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Urbanization key to China rebalancing: World Bank

Urbanization of China's population has become one of the most important elements in the mainland's shift toward domestic consumption and away from investment-led growth, said Sri Mulyani Indrawati, chief operating officer at the World Bank.

"Chinese leaders recognize the inefficiency and (are aiming for) less reliance on investment," she told CNBC from Beijing at the launch of a World Bank report on urbanization. "Urbanization has become one of the most important parts of shifting the growth model," she said.

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She expects the shift will require a lot of policy adjustment, with reforms needed on land policy, including imposing a property tax to substitute revenue for local governments to provide services for their cities' populations. Local governments have been relying on revenue from selling land to convert it into urban space, she noted.

"To maintain [economic] growth at 7.5 percent, [with] better quality and more inclusive, the change is really needed," she said. "They have to change the ecosystem. That is not only going to require the fiscal space, or the ability to finance it, but also the ability to provide those services to many of the migrants moving from the rural to the city area."


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Authorities last week unveiled the National New-type Urbanisation Plan, which detailed Beijing's strategy to increase the amount of Chinese people living in cities to 60 percent from 54 percent by the end of 2020, through huge investment in transport networks, urban infrastructure and residential real estate, together with reforms to the country's registration system.

Urbanization has been core in Chinese policymakers' decisions over the past decade, and the latest announcement was part of the continued drive to help more rural dwellers migrate to cities, improving their standard of living and helping boost the overall economy.

(Read more: Why China needs a national property tax)

As part of the plan, Chinese authorities have scheduled the cancelling of the hukou registration system – which makes it difficult for a Chinese citizen to leave the place in which they were born – and eased restrictions in some mid-sized cities. However, strict policies will be maintained in cities with a population of over five million.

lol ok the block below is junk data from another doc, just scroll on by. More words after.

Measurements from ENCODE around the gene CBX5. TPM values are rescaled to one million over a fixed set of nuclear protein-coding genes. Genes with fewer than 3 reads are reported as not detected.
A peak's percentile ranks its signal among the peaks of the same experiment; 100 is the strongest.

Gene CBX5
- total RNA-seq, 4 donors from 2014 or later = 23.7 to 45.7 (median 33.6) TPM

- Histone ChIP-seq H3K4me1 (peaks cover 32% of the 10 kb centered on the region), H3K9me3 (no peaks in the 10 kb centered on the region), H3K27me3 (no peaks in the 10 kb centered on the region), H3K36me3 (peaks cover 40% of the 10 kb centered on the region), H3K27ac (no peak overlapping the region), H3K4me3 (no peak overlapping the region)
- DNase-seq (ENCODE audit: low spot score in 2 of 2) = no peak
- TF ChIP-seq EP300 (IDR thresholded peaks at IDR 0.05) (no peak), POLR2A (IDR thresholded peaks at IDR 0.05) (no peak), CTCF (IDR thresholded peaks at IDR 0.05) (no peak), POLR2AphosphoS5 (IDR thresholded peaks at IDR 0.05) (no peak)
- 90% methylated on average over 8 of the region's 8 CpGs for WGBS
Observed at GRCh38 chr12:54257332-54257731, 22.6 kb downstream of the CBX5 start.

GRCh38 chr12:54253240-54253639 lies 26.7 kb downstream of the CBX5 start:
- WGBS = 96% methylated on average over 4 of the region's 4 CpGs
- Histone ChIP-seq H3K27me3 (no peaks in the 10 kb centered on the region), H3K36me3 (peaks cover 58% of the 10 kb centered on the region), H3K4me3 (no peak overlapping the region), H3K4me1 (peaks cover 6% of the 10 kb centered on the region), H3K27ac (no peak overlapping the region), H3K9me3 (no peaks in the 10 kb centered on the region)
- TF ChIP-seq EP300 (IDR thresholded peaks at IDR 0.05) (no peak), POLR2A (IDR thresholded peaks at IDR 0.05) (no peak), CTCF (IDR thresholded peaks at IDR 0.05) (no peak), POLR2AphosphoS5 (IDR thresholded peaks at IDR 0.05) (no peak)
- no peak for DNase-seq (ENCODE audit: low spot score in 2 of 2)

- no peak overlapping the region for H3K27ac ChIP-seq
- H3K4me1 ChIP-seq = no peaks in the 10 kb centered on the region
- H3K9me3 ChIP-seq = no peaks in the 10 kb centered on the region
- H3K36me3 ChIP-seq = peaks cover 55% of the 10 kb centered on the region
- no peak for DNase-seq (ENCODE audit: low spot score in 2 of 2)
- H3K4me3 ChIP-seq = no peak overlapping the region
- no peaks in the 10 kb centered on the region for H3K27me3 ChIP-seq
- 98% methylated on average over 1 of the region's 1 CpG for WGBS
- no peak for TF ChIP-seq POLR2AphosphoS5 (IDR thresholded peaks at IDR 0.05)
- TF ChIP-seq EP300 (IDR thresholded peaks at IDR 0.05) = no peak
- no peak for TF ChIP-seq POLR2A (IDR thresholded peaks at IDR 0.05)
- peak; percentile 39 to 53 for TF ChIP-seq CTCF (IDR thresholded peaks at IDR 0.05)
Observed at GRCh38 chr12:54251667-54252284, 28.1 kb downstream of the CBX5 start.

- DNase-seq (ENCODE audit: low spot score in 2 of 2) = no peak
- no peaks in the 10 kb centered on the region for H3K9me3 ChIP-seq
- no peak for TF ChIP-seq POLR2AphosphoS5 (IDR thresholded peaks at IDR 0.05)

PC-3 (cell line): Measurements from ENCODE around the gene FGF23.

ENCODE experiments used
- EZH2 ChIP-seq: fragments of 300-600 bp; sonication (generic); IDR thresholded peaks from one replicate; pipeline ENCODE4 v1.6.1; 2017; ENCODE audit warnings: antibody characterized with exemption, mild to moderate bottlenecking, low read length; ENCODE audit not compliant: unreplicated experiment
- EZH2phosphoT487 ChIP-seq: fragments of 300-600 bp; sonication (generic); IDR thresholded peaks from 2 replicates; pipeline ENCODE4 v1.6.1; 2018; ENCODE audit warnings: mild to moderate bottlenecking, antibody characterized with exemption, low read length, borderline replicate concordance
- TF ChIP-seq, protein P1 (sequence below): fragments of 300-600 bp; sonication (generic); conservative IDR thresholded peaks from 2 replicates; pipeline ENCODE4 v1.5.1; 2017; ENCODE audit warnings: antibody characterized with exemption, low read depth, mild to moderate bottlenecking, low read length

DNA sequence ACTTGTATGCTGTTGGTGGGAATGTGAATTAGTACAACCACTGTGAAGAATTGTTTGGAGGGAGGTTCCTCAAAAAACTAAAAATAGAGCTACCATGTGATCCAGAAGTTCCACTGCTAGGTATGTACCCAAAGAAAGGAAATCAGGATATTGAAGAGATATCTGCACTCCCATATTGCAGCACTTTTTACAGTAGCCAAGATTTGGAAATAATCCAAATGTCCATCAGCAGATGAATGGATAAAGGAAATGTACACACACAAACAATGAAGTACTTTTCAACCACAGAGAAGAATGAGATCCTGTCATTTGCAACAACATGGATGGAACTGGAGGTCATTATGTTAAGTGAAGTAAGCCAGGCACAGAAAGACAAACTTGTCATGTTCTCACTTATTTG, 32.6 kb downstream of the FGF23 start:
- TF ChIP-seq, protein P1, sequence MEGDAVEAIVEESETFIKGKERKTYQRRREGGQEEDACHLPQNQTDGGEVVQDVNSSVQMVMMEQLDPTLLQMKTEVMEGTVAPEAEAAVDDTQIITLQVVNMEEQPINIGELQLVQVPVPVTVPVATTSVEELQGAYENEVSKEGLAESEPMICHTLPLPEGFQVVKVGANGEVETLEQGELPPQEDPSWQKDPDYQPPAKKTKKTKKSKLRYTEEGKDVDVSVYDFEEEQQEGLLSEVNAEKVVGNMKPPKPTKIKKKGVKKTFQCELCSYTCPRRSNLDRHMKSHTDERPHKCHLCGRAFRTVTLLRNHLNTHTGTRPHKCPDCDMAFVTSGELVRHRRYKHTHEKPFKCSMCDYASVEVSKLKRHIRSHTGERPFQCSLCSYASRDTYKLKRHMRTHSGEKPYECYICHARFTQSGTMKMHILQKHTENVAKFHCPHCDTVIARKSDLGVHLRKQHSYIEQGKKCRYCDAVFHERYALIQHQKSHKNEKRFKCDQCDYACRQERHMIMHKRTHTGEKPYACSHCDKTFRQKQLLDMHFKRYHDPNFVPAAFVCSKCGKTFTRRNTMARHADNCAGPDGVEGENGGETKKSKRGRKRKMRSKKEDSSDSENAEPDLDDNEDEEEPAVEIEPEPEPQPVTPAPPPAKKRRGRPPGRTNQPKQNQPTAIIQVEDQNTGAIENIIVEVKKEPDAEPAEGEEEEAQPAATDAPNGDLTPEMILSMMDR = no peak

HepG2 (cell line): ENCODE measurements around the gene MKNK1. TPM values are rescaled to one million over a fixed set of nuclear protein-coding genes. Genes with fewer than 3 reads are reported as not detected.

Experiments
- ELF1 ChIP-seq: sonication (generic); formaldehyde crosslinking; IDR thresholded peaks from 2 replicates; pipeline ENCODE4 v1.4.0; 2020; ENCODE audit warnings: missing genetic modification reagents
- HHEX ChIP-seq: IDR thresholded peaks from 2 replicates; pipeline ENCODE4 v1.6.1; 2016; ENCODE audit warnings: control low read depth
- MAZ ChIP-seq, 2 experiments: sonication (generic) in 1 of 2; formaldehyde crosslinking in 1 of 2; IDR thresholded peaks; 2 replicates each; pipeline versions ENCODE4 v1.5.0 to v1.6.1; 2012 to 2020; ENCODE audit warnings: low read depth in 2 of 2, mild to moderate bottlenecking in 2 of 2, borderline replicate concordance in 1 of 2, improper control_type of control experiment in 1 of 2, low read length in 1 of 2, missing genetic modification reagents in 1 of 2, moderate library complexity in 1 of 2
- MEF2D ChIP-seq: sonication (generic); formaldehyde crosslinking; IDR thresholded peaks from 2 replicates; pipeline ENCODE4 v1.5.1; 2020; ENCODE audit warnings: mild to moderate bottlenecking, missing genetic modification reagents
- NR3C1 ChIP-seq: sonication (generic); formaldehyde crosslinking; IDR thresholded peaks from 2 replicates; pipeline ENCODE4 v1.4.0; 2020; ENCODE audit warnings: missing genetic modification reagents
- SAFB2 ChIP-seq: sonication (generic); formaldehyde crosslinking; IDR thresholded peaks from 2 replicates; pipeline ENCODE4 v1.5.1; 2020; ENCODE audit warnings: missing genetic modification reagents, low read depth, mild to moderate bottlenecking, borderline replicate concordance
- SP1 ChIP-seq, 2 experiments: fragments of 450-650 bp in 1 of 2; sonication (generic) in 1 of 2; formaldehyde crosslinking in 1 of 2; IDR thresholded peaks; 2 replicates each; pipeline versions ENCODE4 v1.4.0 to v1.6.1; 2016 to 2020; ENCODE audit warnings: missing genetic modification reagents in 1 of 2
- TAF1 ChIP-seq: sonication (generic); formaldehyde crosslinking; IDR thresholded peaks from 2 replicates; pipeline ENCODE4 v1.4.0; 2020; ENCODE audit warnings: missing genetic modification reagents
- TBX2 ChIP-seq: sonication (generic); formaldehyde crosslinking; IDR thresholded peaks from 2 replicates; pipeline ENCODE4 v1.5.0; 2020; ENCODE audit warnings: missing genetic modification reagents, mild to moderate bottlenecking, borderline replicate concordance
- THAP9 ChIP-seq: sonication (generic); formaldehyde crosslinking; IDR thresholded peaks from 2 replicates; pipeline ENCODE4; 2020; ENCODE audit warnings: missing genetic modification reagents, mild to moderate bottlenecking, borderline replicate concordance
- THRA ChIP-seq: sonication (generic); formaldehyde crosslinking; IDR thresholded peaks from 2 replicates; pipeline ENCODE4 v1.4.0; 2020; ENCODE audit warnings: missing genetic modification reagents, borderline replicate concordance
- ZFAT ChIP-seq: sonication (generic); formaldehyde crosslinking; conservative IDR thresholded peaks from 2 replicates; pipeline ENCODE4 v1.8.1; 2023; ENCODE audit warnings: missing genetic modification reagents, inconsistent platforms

Indrawati isn't the only one watching how this urbanization shift will be implemented.

Tomohiro Ohsumi | Bloomberg | Getty Images

"The goal is quite ambitious. 60 percent urbanization by 2020 is quite a laudable goal," said Alaistair Chan, an economist at Moody's Analytics.

"Whether that happens or not will depend on how the central government works with the local governments," he told CNBC. "A lot of the local governments might be resisting (reforms) just for their own revenue purposes," he said.

(Read more: Urbanization plan could further cool China property)

Others have also noted concerns over how local governments will finance the population shift toward the cities.

"Given the fiscal implications of new urban residents' social security, the plan states that government, enterprises and individuals will all shoulder the cost of urbanization, implying that new enterprise and individual taxes or fees may be utilized," Brian Jackson, a China economist at IHS Global Insight said in a note last week.

(Read more: Can China contain high local government debt?)

"Besides social security, the central and local government will fully bear the cost of new urban residents' compulsory education and low-income housing," he noted.

With the cost of the initiative likely "considerable," he expects new funding sources will need to be opened for local governments, including issuing municipal bonds.

—By CNBC.Com's Leslie Shaffer; Follow her on Twitter @LeslieShaffer1

Contact World Economy

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